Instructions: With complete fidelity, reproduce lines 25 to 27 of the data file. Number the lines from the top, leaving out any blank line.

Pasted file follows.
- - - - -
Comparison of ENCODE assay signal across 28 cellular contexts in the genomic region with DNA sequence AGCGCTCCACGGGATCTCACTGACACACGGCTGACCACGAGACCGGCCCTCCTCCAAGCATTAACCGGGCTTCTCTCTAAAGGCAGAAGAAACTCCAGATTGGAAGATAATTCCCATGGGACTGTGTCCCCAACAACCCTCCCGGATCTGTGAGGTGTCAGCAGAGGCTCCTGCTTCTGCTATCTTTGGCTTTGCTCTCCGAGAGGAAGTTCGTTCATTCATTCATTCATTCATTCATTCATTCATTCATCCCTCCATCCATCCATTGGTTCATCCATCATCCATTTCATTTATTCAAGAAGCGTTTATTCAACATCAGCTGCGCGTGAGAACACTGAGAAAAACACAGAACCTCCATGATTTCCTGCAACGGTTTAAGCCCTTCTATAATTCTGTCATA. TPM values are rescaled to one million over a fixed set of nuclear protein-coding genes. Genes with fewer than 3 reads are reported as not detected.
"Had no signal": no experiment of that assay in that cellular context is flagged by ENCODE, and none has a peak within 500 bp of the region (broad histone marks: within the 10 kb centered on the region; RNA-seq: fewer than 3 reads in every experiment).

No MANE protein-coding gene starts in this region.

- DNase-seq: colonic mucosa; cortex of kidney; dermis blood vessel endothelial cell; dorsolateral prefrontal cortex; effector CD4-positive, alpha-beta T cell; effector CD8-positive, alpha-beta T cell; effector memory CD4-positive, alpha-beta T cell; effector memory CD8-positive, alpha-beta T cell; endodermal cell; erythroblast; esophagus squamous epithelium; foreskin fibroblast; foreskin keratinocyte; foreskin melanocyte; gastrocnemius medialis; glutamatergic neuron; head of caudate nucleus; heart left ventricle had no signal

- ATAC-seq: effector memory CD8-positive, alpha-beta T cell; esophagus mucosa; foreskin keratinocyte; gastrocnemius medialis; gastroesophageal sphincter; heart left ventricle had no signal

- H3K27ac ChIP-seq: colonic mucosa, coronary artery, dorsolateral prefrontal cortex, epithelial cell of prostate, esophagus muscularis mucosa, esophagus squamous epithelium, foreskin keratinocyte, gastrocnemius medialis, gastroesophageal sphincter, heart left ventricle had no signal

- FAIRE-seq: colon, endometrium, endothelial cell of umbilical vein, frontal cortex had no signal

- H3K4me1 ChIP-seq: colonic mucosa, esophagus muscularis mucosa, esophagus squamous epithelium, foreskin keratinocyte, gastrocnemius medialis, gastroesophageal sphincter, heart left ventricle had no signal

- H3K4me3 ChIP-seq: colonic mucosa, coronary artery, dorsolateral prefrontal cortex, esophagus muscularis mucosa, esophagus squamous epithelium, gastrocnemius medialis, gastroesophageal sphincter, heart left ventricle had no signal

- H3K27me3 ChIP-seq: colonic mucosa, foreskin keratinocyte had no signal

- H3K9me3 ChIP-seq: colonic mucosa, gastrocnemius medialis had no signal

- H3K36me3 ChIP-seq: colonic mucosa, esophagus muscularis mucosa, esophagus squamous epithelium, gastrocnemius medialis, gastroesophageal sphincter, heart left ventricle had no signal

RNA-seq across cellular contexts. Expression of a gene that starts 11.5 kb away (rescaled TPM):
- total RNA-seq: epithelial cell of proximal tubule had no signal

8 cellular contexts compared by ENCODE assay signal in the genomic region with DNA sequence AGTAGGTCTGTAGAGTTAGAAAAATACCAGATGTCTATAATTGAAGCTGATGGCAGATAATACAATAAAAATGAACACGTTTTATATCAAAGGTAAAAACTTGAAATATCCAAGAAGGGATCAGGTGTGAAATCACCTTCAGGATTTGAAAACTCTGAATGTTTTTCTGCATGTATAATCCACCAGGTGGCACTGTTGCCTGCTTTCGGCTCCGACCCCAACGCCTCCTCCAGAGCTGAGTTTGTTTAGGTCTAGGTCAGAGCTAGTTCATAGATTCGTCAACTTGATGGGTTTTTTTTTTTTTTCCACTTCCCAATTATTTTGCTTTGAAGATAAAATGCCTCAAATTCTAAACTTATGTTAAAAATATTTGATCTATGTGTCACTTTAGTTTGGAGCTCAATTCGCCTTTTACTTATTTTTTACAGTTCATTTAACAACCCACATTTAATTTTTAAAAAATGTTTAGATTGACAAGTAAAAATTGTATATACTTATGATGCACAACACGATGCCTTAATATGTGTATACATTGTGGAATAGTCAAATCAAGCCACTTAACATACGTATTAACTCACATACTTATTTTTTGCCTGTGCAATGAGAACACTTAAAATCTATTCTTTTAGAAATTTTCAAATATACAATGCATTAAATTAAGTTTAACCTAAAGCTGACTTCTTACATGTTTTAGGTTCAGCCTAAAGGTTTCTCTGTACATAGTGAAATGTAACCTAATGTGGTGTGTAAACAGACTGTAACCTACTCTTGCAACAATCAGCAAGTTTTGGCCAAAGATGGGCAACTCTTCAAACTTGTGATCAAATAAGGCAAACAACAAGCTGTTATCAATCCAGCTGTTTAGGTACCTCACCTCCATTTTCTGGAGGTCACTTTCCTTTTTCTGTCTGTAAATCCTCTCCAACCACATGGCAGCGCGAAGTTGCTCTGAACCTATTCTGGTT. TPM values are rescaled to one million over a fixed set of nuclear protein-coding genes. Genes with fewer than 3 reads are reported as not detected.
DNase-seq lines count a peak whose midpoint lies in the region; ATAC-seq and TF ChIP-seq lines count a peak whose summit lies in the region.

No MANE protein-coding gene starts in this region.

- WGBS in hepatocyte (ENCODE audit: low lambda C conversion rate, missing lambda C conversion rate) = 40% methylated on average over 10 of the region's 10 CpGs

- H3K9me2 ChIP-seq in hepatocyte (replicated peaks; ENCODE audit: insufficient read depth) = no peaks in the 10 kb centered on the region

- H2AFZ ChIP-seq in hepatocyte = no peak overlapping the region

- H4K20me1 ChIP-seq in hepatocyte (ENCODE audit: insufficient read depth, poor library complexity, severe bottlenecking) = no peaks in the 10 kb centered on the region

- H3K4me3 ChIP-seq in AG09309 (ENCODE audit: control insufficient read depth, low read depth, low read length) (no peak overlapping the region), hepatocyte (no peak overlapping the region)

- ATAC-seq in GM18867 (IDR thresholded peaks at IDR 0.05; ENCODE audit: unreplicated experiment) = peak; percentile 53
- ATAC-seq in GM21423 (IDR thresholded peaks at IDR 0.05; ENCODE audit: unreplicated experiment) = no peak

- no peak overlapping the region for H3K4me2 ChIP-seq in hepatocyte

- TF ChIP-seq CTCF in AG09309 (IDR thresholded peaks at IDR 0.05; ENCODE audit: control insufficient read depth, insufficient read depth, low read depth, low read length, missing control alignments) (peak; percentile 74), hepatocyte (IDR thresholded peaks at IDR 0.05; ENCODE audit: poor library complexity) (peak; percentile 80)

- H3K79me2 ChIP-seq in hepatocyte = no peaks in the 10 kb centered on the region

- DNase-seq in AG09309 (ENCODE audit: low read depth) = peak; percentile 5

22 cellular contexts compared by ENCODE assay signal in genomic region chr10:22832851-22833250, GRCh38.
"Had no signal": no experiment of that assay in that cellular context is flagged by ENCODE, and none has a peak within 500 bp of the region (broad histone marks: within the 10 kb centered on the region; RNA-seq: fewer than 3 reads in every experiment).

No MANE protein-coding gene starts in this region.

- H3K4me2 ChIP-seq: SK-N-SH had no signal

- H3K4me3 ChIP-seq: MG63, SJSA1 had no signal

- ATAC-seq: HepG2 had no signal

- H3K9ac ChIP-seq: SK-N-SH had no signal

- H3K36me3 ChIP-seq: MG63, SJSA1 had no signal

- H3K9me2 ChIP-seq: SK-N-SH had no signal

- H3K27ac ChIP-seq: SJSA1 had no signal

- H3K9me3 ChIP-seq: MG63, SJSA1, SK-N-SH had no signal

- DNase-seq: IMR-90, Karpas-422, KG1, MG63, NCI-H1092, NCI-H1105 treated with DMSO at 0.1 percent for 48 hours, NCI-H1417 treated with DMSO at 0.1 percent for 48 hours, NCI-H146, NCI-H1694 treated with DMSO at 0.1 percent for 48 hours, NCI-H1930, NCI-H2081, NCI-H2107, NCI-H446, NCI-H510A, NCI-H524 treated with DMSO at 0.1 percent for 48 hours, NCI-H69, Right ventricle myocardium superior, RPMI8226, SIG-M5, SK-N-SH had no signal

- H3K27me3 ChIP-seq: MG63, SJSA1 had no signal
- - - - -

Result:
- no peak overlapping the region for H3K4me2 ChIP-seq in hepatocyte

- TF ChIP-seq CTCF in AG09309 (IDR thresholded peaks at IDR 0.05; ENCODE audit: control insufficient read depth, insufficient read depth, low read depth, low read length, missing control alignments) (peak; percentile 74), hepatocyte (IDR thresholded peaks at IDR 0.05; ENCODE audit: poor library complexity) (peak; percentile 80)

- H3K79me2 ChIP-seq in hepatocyte = no peaks in the 10 kb centered on the region